Definition by Charles Sanders Peirce (1932):

A sign, or representamen, is something which stands to somebody for something in some respect or capacity…. every representamen being thus connected with three things, the ground, the object, and the interpretant (2:228)…. The Sign can only represent the Object and tell about it. It cannot furnish acquaintance with or recognition of that Object; for that is what is meant in this volume by the Object of a Sign; namely, that with which it presupposes an acquaintance in order to convey some further information concerning it (2:231, italics added).

Peirce broadly classified sign-object relationships as:

Noteworthy is Peirce’s comment that the sign “cannot furnish acquaintance with or recognition of that Object.”  For ‘right opinion’, direct apprehension of the object is an important condition with respect to clarity of meaning of signs used in communication.  Otherwise, people do not really know what they are talking about if they lack acquaintance or recognition—two kinds of ‘knowing that one’.  See Maccia (1987), Genetic Epistemology of Intelligent Natural Systems.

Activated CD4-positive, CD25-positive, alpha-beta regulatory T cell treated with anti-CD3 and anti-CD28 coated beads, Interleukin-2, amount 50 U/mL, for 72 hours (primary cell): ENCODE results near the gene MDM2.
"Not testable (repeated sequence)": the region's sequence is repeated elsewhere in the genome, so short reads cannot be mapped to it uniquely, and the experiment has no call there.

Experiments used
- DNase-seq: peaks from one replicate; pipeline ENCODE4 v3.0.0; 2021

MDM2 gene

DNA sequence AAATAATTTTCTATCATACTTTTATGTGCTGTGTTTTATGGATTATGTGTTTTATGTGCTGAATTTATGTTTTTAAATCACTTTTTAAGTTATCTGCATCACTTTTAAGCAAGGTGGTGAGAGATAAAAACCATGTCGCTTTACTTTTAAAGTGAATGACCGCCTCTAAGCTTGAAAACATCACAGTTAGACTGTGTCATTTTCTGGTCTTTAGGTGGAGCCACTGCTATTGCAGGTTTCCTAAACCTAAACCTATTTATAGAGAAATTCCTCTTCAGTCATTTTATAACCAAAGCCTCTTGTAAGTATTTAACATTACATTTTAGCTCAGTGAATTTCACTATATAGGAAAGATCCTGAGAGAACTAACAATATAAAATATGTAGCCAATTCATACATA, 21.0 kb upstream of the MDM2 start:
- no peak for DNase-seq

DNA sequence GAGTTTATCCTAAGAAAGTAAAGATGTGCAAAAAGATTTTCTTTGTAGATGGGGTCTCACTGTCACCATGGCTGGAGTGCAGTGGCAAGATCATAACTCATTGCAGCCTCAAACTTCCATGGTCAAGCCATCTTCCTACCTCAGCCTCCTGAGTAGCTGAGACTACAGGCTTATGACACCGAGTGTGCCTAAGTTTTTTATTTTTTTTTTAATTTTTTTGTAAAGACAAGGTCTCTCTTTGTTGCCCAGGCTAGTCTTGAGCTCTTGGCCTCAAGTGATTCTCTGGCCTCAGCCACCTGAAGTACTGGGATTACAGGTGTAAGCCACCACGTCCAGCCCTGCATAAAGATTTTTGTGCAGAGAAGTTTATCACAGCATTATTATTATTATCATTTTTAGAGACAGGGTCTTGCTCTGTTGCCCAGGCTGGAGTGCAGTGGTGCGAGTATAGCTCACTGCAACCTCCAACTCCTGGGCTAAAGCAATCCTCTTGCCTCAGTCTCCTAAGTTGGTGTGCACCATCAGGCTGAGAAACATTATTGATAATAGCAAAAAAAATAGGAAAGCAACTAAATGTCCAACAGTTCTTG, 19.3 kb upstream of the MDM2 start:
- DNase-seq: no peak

For an authoritative resource see:

  • Short, T. L. (2007).  Peirce’s theory of signs.  New York, NY:  Cambridge University Press.